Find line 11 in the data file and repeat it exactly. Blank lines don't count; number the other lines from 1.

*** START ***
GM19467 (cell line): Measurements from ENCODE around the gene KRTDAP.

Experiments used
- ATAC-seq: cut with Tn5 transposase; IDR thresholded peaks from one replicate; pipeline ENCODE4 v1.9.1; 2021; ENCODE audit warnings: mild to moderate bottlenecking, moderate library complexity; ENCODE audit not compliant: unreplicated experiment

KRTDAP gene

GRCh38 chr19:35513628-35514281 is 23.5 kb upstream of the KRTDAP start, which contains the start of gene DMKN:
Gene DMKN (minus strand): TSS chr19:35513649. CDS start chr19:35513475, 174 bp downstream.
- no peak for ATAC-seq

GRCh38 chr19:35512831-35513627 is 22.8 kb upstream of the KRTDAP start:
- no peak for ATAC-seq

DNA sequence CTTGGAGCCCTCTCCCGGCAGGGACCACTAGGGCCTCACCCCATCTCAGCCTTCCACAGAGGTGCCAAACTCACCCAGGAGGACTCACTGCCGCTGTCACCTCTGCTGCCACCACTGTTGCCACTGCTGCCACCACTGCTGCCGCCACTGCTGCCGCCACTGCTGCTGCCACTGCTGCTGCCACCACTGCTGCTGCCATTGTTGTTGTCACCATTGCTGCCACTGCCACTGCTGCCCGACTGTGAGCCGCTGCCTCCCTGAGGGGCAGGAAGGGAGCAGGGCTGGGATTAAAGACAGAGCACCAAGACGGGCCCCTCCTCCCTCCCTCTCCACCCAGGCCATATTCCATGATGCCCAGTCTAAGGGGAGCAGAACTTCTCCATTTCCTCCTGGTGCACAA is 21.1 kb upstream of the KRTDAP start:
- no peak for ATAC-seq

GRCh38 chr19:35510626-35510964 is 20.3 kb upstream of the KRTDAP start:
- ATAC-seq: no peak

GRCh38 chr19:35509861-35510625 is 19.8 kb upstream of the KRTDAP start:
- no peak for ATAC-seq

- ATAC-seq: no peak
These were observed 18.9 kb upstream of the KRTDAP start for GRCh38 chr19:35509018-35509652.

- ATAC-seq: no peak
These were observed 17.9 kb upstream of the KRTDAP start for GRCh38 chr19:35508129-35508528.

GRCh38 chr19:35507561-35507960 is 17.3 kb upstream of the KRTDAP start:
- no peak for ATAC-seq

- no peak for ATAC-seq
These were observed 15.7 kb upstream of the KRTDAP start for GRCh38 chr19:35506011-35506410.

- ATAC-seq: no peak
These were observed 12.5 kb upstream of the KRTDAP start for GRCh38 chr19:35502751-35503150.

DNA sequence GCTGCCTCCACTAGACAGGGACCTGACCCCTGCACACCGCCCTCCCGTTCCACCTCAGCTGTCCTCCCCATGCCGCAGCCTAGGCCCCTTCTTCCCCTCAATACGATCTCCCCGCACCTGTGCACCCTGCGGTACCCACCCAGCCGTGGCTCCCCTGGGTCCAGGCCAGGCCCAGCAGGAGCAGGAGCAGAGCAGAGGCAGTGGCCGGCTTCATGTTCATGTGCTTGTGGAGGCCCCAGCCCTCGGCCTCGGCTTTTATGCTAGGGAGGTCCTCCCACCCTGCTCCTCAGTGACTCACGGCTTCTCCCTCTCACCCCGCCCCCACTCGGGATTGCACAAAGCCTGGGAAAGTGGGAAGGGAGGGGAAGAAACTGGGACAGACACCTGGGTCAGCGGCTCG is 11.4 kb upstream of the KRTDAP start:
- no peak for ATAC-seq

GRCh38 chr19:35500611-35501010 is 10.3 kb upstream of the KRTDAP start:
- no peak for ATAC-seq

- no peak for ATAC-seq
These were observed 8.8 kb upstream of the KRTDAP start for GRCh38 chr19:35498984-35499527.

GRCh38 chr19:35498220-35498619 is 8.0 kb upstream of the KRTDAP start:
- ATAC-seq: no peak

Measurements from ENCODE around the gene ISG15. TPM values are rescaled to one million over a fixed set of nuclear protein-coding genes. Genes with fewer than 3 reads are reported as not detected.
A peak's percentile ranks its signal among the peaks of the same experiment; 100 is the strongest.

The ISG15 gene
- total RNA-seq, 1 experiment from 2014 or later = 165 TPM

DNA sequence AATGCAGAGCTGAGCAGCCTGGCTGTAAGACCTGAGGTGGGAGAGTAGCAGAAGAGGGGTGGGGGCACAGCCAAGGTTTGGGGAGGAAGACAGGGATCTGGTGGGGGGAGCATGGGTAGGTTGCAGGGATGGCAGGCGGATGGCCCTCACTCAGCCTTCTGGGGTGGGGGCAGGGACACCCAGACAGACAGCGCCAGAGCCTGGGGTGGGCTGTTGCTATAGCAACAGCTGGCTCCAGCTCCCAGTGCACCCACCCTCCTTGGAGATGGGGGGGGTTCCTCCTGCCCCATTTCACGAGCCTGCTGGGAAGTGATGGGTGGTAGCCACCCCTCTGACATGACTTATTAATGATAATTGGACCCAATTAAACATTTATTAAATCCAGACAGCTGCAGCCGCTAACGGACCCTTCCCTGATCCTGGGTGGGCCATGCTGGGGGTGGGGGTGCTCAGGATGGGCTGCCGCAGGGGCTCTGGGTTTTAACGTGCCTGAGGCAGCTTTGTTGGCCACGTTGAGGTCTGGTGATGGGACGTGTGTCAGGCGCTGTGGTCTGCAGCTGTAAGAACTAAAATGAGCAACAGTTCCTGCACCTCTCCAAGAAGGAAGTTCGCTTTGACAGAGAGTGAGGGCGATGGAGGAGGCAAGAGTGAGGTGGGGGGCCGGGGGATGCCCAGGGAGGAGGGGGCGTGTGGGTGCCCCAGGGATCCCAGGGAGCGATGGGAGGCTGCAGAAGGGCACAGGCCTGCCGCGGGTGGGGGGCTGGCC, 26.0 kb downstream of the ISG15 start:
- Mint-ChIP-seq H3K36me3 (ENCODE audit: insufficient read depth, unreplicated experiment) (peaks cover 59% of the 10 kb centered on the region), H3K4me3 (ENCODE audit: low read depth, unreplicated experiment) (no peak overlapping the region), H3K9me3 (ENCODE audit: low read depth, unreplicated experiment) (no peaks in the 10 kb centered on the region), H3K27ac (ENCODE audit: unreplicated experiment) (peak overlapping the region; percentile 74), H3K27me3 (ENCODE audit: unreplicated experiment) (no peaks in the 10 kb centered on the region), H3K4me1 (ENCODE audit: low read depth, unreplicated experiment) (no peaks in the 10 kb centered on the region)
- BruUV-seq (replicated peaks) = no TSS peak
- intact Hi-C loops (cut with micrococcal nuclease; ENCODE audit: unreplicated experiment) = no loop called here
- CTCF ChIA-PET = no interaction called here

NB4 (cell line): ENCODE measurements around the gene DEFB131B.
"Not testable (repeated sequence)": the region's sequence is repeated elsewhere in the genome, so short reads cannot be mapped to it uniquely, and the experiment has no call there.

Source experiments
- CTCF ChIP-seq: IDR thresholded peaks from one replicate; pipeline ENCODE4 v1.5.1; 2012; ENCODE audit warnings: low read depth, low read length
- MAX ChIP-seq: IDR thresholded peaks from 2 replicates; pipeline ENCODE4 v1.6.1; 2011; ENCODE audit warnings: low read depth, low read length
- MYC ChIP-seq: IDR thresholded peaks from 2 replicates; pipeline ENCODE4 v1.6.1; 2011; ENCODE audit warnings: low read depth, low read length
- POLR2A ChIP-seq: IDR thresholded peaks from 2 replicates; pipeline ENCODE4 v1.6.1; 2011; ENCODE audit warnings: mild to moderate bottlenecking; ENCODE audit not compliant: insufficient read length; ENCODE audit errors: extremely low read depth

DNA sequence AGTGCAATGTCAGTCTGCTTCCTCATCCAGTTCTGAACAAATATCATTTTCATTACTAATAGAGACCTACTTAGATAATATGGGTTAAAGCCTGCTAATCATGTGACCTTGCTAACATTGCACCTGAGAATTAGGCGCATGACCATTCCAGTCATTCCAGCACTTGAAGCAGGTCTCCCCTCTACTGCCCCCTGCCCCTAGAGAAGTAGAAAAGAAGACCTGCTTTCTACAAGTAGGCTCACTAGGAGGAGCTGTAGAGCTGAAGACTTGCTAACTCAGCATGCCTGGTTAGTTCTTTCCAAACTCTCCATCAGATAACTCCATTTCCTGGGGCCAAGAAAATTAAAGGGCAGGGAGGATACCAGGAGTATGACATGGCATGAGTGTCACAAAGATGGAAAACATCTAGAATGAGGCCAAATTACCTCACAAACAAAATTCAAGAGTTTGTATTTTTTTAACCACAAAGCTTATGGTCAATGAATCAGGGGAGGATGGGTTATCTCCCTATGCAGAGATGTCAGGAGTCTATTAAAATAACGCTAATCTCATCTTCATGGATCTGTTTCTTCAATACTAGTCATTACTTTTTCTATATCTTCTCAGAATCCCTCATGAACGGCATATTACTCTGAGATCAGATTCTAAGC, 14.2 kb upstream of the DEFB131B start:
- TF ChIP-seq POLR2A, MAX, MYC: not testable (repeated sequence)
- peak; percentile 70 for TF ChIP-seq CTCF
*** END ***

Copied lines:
- no peak for ATAC-seq